Brainfuck is an esoteric programming language that is Turing Complete, meaning you can't tell whether a given program will halt without running it. It's cell-based and has an infinite tape of cells, values containing an unsigned integer from 0 to 255, but if you give it arbitrary-size cells, just three is enough to make it Turing Complete.

But one cell isn't in either case.

The bit of brainfuck that we'll be using contains these four operations:

  • +: Increment the current cell
  • -: Decrement the current cell
  • [: Loop while the current cell is nonzero
  • ]: End a loop

You should use a single unsigned integer from 0 to 255 as the cell, wrapping round when you decrement zero or increment 255.

You may return any two distinct, consistent values to say whether it halts or not. The program will be a valid brainfuck program (balanced brackets) and only contain these four characters. You may not output by halting/not halting.


If you want to look at these in more depth, here's a good visualizer.

Falsy (doesn't halt)


Truthy (halts)


Standard rules apply.

  • 1
    \$\begingroup\$ Shouldn't +[---] halt? \$\endgroup\$
    – loopy walt
    Nov 22, 2021 at 9:07
  • 1
    \$\begingroup\$ I would suggest you add a test where the final instruction is just an unblocked (not in loop) +/- to avoid the assumption that any instruction after the initial set is in a block. \$\endgroup\$ Nov 22, 2021 at 9:25
  • 2
    \$\begingroup\$ @Tvde1: No, and it took me awhile to prove it. \$\endgroup\$
    – Joshua
    Nov 22, 2021 at 17:49
  • 1
    \$\begingroup\$ Suggested test case: [+[++]]. I can see that tripping up a potential approach. \$\endgroup\$
    – Nitrodon
    Nov 23, 2021 at 20:05
  • 1
    \$\begingroup\$ @tsh That's an interesting question to which I don't know the answer. You could askk about it on Computer Science \$\endgroup\$
    – emanresu A
    Nov 25, 2021 at 2:52

5 Answers 5


05AB1E, 36 bytes


Outputs 1 if it halts; 0 if it doesn't halt.

Try it online or verify all test cases.


0ì                 # Prepend a "0" in front of the (implicit) input-string
„+-„><‡            # Replace all "+" with ">" and all "-" with "<"
'[„₄ƒ:            '# Replace all "[" with "₄ƒ"
']"D₁Ö#N₄Qi0q}}": '# Replace all "]" with "D₁Ö#N₄Qi0q}}"
1«                 # Append a trailing "1" at the end
.V                 # Execute it as 05AB1E code
                   # (after which the result is output implicitly)

Verify all test cases without .V to see what 05AB1E programs the inputs are transformed into.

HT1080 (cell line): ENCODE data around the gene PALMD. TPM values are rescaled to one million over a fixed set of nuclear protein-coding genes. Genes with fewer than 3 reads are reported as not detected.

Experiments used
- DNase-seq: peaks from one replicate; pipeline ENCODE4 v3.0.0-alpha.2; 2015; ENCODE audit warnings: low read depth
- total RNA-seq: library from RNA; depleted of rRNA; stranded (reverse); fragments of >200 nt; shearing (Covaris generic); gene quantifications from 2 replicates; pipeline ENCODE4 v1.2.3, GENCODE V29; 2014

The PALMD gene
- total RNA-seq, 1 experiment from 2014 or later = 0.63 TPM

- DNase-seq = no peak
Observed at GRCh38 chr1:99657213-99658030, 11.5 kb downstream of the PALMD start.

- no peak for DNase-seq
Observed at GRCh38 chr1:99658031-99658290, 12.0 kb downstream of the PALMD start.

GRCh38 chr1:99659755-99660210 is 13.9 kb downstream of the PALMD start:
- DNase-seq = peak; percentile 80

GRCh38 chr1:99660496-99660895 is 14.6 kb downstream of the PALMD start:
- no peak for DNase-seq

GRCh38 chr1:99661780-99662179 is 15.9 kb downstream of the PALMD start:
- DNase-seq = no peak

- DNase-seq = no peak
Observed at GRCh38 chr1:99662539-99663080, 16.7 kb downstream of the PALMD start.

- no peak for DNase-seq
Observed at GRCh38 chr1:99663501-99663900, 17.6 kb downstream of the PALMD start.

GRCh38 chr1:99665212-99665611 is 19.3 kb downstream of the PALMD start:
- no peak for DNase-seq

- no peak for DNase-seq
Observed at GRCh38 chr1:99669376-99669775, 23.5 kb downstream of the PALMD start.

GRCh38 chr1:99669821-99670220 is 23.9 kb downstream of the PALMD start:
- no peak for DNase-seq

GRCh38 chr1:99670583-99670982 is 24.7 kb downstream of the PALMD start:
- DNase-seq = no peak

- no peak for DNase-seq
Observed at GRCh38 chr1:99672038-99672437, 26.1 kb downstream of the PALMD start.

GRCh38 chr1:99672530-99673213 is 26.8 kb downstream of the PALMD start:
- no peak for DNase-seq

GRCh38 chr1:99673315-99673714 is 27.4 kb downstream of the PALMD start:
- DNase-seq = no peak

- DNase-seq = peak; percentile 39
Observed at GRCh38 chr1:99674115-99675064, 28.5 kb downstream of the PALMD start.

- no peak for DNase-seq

0ì                 # We start the cell at 0

„+-„><‡            # `>` increases the top of the stack by 1
                   # `<` decreases the top of the stack by 1

'[„₄ƒ:            '# `₄ƒ` loop `N` in the range [0,1000]

']"D₁Ö#N₄Qi0q}}": '# 
   D               # Duplicate the top
    ₁Ö             # Pop and check if it's divisible by 256
      #            # If this is truthy: stop the loop
       N           # Else: push the loop index `N`
        ₄Qi        # If it's equal to 1000:
           0       #  Push a 0
            q      #  And stop the entire program
                   #  (after which this 0 is output implicitly as result)
             }     # Close the if-statement
              }    # Close the loop

1«                 # Push a 1
                   # (which is output implicitly as result if we didn't halt)

JavaScript (Node.js), 116 bytes


Try it online!

JavaScript (Node.js), 135 bytes


Try it online!

  • 1
    \$\begingroup\$ Nice! You can replace both occurences of '[' with {} to save 2 bytes - During comparison, {} gets stringified to [object Object]. \$\endgroup\$
    – emanresu A
    Nov 22, 2021 at 10:19
  • \$\begingroup\$ 113 \$\endgroup\$
    – l4m2
    Jan 26, 2022 at 5:26
  • \$\begingroup\$ even catch{} to 112 \$\endgroup\$
    – l4m2
    Jan 26, 2022 at 5:28

Wolfram Language (Mathematica), 117 bytes


Try it online!

  • 4
    \$\begingroup\$ it's Mathematica, is there really no HaltingDecider built in? \$\endgroup\$
    – user253751
    Nov 22, 2021 at 18:09

Python 3, 245 bytes

for i,c in enumerate(p):
while a<len(p):
	if(a,n)in s:print();break
	if"["==q and n<1or"]"==q and n:a=m[a]

Try it online!

so idrk how the fancy string substitution solutions are working so here's my terrible attempt to just run the code instead

  • \$\begingroup\$ My kinda answer \$\endgroup\$
    – Mayube
    Nov 25, 2021 at 19:55

Charcoal, 90 88 bytes


Try it online! Link is to verbose version of code. Outputs a Charcoal boolean, i.e. - if the program halts, nothing if not. Explanation:


Start at the beginning of the code.


Start with zero in the cell.


Start with no unmatched [s.


Repeat until either the end of the program is reached or the current state has been seen previously (i.e. an infinite loop has been detected).


Record the current state.


Switch on the next program character.


For [, if the cell is non-zero, then...


... save the current position, so it can be quickly restored when the matching ] is reached, otherwise...


... advance the current position to the matching ].


For ], jump back to the matching [, which will then test the cell value.


Otherwise, adjust the cell value modulo 256 as necessary.


Advance to the next character of the program. (In the case of [ jumping forward to its matching ], this skips past the ]. In the case of ] jumping back to its matching [, this increment has been adjusted for, so that the [ becomes the next code to execute.)


Output whether the end of the program was reached.


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